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Keyword Banners: More Effective and More Complicated

  |  October 3, 2002   |  Comments

Planning a keyword banner campaign used to be easy. What the heck happened?

In the early days of online advertising, buying banners triggered by an advertiser's chosen search terms was a simple matter of sending the search engine of choice a list of keywords and specifying your flight dates. Then, you waited for the impressions to be delivered.

Things have gotten a more complex, mainly because keyword banners are such a desirable ad format. It was bound to happen. Anyone can see if an Internet user is actively searching for information on a specific product or service, there's a pretty good chance he's interested in it. There's no better time to show him a banner promoting just what he's looking for. The problem with this format's newfound fame is it affects the ability of both advertisers and online marketers to effectively buy media.

As more companies recognize the value of this form of online marketing, we face increased competition securing prime search-term inventory. It's a simple case of supply and demand. When demand for great exposure and targeted marketing results is high, space and opportunity are bound to be in short supply.

As any advertiser who's tried this method of advertising will tell you, this elicits a host of quandaries.

Search engine keywords are generally sold in one of two ways: on a CPM basis or for a monthly flat rate. Pricing is determined by the popularity of the search term among advertisers as well as the frequency with which the term is searched by Internet users each month. When a strong advertiser demands a particular search term, search engine properties are likely to sell it at a moderate CPM rate. Keywords that don't generate as many impressions are usually sold for a flat fee of around $100 per month.

Both scenarios have advantages and disadvantages. If an advertiser's desired keywords are sold on a CPM basis, they're available to any number of other advertisers. That means your banner could be in direct competition with your rivals' ads for those valuable consumer eyeballs. Impressions generated by popular search terms are likely to sell out quickly, leaving anxious advertisers out of luck.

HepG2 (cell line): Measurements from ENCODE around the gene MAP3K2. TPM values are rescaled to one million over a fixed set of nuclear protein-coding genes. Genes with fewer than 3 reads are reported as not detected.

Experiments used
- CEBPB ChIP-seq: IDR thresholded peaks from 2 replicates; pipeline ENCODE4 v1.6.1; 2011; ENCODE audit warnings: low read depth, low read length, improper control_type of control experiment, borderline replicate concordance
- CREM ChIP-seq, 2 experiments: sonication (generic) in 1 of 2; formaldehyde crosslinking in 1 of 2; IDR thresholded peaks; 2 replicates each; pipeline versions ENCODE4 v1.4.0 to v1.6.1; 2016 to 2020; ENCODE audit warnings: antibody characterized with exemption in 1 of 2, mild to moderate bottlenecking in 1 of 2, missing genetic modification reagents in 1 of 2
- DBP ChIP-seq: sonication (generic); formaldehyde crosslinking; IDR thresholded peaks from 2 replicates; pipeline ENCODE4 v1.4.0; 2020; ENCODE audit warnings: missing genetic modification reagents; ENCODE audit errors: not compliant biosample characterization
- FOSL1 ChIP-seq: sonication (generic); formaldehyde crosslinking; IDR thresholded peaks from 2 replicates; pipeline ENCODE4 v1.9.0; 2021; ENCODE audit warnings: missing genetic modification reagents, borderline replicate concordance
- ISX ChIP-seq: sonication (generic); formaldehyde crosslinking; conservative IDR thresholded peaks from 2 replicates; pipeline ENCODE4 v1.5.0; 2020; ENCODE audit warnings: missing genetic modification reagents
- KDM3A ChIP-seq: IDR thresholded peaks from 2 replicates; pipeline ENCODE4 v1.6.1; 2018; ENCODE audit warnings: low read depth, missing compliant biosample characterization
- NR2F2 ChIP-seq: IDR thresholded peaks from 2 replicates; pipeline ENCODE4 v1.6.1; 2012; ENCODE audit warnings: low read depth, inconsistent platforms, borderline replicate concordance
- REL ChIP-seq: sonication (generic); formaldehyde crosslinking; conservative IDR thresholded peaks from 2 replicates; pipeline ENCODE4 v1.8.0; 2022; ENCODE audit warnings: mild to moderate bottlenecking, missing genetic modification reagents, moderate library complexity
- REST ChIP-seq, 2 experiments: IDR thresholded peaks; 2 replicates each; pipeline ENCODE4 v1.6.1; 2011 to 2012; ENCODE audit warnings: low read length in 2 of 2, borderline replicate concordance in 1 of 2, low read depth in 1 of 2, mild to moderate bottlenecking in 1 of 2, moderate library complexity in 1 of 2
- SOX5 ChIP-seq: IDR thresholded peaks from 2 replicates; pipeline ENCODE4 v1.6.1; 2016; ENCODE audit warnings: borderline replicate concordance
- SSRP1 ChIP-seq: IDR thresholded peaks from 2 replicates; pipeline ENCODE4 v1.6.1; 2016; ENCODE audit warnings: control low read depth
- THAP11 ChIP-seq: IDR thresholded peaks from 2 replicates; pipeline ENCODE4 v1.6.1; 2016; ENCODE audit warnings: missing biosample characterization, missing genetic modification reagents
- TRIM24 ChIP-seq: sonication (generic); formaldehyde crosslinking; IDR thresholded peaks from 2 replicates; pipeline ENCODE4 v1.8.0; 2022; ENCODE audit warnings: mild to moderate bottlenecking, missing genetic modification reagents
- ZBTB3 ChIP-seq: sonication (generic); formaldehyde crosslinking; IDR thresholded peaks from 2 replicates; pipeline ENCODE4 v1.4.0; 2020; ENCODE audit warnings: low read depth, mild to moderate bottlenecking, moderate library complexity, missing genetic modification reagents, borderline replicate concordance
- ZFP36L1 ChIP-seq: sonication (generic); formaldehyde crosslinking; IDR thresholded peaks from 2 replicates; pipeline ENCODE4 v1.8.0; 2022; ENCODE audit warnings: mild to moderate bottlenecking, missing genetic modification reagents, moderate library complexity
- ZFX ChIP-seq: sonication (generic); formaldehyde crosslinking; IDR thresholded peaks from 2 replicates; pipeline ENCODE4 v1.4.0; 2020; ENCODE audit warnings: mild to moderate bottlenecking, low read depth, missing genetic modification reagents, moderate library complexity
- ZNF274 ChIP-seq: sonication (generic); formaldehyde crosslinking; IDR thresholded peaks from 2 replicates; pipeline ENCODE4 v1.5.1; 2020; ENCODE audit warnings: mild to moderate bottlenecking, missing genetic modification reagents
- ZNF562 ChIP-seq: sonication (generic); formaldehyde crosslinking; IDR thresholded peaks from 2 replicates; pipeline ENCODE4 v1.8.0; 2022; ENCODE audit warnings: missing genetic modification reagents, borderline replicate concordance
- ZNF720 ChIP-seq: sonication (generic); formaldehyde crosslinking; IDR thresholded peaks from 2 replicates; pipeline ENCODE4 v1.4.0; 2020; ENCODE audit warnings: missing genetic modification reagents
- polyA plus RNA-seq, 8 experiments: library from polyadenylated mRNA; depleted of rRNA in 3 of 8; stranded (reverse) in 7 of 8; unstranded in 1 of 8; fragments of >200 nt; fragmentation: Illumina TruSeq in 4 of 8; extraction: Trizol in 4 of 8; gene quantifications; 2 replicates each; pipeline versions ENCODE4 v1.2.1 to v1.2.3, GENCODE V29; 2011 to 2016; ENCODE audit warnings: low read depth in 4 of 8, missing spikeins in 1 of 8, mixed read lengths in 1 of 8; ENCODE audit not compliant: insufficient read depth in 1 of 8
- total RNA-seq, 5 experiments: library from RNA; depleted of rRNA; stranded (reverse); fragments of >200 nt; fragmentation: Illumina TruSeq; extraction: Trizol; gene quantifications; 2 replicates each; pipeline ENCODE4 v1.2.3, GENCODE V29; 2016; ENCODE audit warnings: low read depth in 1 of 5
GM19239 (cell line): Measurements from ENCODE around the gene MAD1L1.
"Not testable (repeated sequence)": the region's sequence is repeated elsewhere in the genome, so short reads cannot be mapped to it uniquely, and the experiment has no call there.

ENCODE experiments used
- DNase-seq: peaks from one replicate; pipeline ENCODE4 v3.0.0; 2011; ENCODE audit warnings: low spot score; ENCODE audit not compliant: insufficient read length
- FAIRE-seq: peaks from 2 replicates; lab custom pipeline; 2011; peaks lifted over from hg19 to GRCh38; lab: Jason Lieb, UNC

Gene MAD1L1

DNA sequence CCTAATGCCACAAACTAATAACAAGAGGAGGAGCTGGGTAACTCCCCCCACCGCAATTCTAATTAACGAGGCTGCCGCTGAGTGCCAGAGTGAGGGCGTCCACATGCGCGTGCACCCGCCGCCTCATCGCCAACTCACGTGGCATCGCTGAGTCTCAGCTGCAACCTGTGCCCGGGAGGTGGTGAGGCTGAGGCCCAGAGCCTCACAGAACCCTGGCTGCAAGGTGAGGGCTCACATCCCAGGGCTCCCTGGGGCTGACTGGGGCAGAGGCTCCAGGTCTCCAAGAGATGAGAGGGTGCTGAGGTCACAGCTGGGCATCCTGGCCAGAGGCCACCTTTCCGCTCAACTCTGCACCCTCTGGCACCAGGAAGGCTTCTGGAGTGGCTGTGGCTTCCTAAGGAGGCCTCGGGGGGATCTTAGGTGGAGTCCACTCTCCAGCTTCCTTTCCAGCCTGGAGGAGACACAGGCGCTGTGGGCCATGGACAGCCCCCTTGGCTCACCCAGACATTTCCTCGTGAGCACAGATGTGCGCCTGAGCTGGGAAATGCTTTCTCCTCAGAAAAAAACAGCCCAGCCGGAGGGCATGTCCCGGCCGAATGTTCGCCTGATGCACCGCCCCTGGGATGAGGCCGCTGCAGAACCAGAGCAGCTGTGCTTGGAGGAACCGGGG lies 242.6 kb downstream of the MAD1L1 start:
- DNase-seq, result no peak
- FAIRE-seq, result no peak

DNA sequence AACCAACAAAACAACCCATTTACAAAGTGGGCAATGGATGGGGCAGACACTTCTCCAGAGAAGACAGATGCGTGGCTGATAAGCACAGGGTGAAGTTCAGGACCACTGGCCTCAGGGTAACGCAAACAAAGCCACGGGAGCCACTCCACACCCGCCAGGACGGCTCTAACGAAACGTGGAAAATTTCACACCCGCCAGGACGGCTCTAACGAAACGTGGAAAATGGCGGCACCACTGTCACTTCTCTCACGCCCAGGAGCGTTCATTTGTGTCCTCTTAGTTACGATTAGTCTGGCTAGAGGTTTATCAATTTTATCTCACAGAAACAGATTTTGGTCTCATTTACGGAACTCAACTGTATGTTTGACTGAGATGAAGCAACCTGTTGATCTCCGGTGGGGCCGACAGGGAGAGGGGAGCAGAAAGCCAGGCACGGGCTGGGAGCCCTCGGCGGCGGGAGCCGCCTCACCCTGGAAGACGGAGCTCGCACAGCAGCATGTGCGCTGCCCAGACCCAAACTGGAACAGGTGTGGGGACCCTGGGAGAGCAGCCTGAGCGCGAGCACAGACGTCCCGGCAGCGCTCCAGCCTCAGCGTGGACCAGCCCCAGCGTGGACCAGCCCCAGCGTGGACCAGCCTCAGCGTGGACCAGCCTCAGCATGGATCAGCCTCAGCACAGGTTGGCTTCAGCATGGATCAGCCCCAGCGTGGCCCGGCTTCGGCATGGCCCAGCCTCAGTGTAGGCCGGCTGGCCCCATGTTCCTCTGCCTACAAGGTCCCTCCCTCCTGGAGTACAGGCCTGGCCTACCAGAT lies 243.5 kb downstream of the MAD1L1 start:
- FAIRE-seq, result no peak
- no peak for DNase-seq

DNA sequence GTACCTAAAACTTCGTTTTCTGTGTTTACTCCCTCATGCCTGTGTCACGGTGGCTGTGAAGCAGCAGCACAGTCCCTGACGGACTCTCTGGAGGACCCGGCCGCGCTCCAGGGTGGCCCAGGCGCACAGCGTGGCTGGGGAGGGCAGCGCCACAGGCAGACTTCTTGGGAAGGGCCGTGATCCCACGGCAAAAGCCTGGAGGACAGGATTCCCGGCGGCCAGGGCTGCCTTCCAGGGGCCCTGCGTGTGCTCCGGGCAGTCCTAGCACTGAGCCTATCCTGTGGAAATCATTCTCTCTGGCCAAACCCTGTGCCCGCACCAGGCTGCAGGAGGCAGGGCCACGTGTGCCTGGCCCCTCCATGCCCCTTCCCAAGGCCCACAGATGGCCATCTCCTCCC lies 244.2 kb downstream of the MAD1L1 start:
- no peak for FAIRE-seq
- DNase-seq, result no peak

On the bright side, this pricing model does ensure advertisers are guaranteed a certain number of impressions. When it comes to predicting results, nothing is left to chance.

This is not the case with flat-rate search terms. Because advertisers have little interest in obtaining these words (it's likely they have never even been sold before), search engines don't know exactly how many impressions they'll generate and cannot guarantee results. The advantage of this method of keyword advertising is an advertiser can prevent competitors from acquiring her keywords and entering her ad space. Purchasing advertising for a flat rate is largely a game of chance. If the advertiser's chosen search terms end up being more popular than the search engine anticipated, then the advertiser won. But the terms could just as easily generate very few impressions. When purchasing a lengthy list of keywords, this outcome could make for a very costly campaign.

Some search engines demand an even bigger gamble on the part of advertisers by only selling keywords for a flat rate once, then switching to CPM pricing. Although this allows search engines to protect themselves should the terms in question end up producing an unexpectedly hefty number of impressions (they wouldn't want the advertiser to get a cheap ride), it also requires advertisers who wish to keep their flat-fee rates to commit to a lengthy campaign. Again, this could work in their favor or could mean investing thousands of dollars in a measly handful of banner impressions for months without an exit clause.

When every campaign is as unique as the search terms it employs and additional issues (seasonal and cyclical search terms; having to scrounge for impressions to meet a search engine's minimum spend) have to be taken into account, planning a keyword banner campaign becomes a complicated exercise.

For most, it's a game of trial and error. When the payoff finally comes, the hassle is suddenly all worthwhile.

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ABOUT THE AUTHOR

Tessa Wegert

Tessa Wegert is a business reporter and former media strategist specializing in digital. In addition to writing for ClickZ since 2002, she has contributed to such publications as USA Today, Marketing Magazine, Mashable, and The Globe and Mail. Tessa manages marketing and communications for Enlighten, one of the first full-service digital marketing strategy agencies servicing such brands as Bioré, Food Network, illy, and Hunter Douglas. She has been working in online media since 1999.

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